Since their not-so-quiet arrival on the U.S. political scene, the tea party has garnered a great deal of attention and found growing support among disgruntled Americans, many of whom are Catholics.
A study commissioned earlier this year by the National Review Institute found that 28 percent of tea party supporters identified themselves as Catholic. Yet while the movement may include aspects that are attractive to practicing Catholics, there are also serious questions about whether the at times radical views and controversial practices seen from tea party protesters fit with the teachings of the Church.
Rooted in frustration
Although the tea party movement lacks a centralized leadership, with its divergent branches representing an array of different interests and viewpoints, the group’s common focus is on limited government and reduced taxation, creating a political ideology that combines elements of libertarianism and populism.
While populist movements have a long track record in the United States, Catholic historian David O’Brien told Our Sunday Visitor that they have generally been associated with Midwestern or Southern Protestants and, in some cases, have been fueled in part by anti-Catholic sentiment. But the tea party movement has grown out of a shared frustration over the nation’s current economic situation — something Catholics are not immune to — giving it a strong appeal.
“People are either out of work and don’t think they are ever going to get a job again, or they are very fearful of losing what are not very good jobs to begin with,” said O’Brien, the University Professor of Faith and Culture at the University of Dayton. “There’s this huge anxiety, and that cuts across religions, races, even classes.”
But among Catholics, he said, the support for the tea party movement has been unique.
“I don’t recall a broad-based Catholic populist upsurge of anything of this variety,” O’Brien said.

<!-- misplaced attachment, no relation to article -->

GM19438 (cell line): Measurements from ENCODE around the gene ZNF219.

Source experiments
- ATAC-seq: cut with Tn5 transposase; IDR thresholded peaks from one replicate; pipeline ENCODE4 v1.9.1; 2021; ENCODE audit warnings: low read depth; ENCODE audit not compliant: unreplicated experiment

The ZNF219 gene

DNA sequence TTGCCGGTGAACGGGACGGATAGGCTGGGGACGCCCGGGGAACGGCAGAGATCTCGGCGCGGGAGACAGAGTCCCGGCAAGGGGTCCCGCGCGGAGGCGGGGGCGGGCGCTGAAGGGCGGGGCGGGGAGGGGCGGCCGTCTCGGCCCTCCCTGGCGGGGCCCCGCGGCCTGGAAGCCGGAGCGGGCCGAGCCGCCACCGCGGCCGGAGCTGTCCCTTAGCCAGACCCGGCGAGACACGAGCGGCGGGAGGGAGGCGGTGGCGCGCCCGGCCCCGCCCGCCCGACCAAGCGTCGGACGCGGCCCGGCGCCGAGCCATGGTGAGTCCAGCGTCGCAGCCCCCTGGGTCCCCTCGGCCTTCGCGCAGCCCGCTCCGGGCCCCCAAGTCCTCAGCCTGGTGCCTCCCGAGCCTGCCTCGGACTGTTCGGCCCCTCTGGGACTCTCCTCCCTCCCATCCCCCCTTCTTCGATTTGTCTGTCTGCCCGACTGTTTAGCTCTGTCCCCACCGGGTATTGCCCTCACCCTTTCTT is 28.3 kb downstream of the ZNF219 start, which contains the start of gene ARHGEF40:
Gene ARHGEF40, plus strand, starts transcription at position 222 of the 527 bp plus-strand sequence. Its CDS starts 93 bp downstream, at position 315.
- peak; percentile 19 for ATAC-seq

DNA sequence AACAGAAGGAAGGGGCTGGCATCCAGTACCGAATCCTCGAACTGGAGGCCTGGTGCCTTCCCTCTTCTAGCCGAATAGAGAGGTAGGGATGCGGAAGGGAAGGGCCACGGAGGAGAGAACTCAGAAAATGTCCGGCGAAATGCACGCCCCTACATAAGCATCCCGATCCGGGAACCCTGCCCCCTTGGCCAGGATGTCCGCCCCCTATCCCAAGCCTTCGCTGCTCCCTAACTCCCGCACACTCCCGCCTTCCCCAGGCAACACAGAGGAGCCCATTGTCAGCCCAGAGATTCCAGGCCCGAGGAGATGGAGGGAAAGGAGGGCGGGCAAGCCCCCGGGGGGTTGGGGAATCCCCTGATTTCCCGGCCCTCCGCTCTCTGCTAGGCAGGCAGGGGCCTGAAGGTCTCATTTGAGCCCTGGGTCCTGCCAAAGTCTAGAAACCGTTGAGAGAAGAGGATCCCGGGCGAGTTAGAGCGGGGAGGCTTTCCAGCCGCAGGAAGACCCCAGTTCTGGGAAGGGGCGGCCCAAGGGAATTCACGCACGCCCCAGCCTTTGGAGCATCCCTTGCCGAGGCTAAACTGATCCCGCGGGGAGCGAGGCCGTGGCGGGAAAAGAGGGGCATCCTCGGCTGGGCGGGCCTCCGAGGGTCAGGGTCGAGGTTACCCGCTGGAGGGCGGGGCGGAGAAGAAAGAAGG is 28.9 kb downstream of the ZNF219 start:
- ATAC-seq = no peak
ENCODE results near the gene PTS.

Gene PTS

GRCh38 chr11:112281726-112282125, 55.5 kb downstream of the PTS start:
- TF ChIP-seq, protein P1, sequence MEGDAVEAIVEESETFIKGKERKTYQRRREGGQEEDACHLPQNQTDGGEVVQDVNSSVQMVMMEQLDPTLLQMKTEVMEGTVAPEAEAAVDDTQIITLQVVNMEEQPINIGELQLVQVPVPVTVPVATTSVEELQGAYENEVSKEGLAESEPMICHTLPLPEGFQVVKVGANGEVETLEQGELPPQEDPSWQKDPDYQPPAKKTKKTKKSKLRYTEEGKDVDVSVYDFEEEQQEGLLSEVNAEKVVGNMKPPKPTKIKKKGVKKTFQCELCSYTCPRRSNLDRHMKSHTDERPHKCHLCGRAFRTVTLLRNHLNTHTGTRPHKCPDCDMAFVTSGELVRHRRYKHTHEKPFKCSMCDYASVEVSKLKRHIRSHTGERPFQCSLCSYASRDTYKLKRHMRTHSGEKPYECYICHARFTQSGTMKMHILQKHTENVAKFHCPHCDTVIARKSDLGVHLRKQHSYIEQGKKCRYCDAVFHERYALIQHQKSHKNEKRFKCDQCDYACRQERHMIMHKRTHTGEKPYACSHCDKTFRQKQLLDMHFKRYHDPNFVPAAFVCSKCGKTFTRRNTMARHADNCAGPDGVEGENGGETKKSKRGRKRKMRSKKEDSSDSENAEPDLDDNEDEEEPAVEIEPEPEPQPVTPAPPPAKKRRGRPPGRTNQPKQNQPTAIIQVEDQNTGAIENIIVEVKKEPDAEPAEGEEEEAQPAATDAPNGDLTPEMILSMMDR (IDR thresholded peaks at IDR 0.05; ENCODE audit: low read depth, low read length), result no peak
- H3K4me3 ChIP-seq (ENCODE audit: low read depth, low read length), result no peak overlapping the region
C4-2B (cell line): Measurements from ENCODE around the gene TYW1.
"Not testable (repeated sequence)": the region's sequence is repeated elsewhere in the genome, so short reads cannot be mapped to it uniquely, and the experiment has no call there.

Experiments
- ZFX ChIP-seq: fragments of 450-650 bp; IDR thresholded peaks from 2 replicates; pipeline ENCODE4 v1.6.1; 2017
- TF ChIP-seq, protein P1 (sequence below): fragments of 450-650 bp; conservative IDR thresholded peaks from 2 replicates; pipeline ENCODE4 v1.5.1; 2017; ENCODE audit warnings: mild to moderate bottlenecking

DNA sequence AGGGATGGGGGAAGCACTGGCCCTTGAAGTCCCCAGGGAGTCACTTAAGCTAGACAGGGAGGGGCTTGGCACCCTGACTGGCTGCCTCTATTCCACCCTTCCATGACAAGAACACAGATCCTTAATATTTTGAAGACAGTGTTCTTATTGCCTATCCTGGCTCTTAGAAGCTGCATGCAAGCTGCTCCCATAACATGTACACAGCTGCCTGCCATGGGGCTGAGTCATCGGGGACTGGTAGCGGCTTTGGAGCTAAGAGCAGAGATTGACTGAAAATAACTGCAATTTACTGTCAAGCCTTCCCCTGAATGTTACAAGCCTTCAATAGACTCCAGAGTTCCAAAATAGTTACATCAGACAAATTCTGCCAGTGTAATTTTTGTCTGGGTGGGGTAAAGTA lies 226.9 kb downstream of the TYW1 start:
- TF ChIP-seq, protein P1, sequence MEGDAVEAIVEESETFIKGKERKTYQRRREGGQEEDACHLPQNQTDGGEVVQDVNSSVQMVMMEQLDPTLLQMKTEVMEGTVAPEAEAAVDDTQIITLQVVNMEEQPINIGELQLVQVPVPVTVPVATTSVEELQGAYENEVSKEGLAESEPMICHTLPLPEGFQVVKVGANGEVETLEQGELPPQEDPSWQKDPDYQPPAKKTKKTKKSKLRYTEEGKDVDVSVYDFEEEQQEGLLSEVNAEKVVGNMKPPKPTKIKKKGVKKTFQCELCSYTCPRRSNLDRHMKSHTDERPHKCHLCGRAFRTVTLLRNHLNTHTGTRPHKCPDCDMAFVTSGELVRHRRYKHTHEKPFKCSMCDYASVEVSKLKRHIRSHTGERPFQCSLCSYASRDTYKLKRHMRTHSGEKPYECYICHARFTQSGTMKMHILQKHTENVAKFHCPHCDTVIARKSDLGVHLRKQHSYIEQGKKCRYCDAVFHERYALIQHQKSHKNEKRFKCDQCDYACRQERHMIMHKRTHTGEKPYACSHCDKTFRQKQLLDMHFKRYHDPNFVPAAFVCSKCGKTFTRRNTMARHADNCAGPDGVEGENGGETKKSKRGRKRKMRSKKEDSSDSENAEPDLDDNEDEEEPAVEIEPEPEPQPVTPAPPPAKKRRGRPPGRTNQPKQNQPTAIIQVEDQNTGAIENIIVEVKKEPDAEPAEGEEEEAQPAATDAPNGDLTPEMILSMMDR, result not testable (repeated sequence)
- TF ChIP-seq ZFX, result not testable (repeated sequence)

Conflict for Catholics?
Stephen Schneck, director of the Institute for Policy Research and Catholic Studies at The Catholic University of America, said that Catholic voters have been known for their propensity to switch party allegiance, but their strong show of support for the tea party comes as a surprise.
“What strikes me is that even though Catholics are attracted to this movement, there really is a pretty sharp tension between some of the basic teachings of the Church in regards to politics, the role of government and what we owe to the poor, and what these tea party advocates are promoting,” Schneck told Our Sunday Visitor.
Church teaching, he explained, has an inseparable link between rights and responsibilities for both the citizen and the government, with both having an eye toward promoting the common good. The tea parties, however, have argued for rights based on liberty, not responsibility.
“From that perspective it’s all about getting the government out of our lives and about citizens being free from the demands and needs of the country as a whole,” Schneck said. “Much as we might like otherwise, the Catholic argument is that government and citizen are equally expected to be our brother’s keeper.”
While the U.S. bishops have supported the idea of universal health care, tea party activists have commonly called for the repeal of Congress’ health care legislation. And positions argued by tea party activists on issues such as immigration, Social Security and the government’s regulation of racial discrimination by businesses don’t fit within the principles of Catholic social teaching, Schneck said.